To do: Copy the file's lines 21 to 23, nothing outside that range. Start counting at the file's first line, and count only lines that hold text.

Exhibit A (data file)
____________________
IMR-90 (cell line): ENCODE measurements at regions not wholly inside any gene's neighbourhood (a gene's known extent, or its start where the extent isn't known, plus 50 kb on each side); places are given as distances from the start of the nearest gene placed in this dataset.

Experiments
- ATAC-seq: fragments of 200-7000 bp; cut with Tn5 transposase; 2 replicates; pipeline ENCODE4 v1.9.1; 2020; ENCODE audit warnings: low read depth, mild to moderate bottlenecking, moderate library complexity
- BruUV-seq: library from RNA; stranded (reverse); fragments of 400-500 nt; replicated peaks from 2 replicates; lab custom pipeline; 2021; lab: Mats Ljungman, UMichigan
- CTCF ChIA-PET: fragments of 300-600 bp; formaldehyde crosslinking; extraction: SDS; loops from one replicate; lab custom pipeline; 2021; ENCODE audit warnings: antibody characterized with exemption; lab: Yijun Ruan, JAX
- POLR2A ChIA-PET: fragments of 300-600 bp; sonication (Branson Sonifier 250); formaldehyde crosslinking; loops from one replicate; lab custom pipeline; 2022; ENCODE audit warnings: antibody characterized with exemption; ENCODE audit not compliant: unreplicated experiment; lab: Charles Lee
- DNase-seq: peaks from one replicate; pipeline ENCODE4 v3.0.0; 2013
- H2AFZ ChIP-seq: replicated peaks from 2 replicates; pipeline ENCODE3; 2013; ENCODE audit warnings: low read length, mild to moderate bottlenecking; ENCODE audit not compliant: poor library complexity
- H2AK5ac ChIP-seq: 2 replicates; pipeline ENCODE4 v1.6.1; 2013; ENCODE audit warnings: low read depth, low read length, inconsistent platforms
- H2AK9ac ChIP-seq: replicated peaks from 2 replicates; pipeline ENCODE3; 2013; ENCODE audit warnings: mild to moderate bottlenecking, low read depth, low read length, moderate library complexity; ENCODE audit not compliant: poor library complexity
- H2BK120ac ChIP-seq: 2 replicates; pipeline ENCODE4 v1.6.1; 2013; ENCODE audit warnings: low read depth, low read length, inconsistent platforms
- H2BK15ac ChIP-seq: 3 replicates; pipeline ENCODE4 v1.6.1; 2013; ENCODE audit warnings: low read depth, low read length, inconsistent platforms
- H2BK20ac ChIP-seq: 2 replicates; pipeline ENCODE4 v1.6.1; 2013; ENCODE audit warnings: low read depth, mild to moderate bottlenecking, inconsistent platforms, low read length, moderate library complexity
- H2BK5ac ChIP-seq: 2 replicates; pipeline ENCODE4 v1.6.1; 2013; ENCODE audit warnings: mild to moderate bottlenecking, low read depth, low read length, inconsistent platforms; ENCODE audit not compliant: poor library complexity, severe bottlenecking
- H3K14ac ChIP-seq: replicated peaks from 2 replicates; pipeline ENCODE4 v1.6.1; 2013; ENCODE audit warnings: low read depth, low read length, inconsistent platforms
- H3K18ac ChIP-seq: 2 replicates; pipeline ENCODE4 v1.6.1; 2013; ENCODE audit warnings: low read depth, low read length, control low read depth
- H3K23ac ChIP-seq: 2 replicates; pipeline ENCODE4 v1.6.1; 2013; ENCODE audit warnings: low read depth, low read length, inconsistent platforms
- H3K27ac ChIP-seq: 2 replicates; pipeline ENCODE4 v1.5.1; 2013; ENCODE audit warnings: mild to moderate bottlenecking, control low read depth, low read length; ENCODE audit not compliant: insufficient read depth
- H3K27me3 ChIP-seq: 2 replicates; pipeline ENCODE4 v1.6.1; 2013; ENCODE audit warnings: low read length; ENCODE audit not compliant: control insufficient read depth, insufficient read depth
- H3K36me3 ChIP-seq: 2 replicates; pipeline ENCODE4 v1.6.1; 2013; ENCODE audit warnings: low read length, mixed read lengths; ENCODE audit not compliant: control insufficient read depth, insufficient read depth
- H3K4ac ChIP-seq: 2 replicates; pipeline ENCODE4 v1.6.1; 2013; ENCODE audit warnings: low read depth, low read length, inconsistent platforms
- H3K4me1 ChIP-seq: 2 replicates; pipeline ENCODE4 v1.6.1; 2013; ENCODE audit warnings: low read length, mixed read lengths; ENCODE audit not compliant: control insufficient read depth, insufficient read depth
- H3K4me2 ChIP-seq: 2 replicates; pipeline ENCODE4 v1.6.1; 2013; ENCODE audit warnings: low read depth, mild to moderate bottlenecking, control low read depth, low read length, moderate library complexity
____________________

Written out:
- H3K4ac ChIP-seq: 2 replicates; pipeline ENCODE4 v1.6.1; 2013; ENCODE audit warnings: low read depth, low read length, inconsistent platforms
- H3K4me1 ChIP-seq: 2 replicates; pipeline ENCODE4 v1.6.1; 2013; ENCODE audit warnings: low read length, mixed read lengths; ENCODE audit not compliant: control insufficient read depth, insufficient read depth
- H3K4me2 ChIP-seq: 2 replicates; pipeline ENCODE4 v1.6.1; 2013; ENCODE audit warnings: low read depth, mild to moderate bottlenecking, control low read depth, low read length, moderate library complexity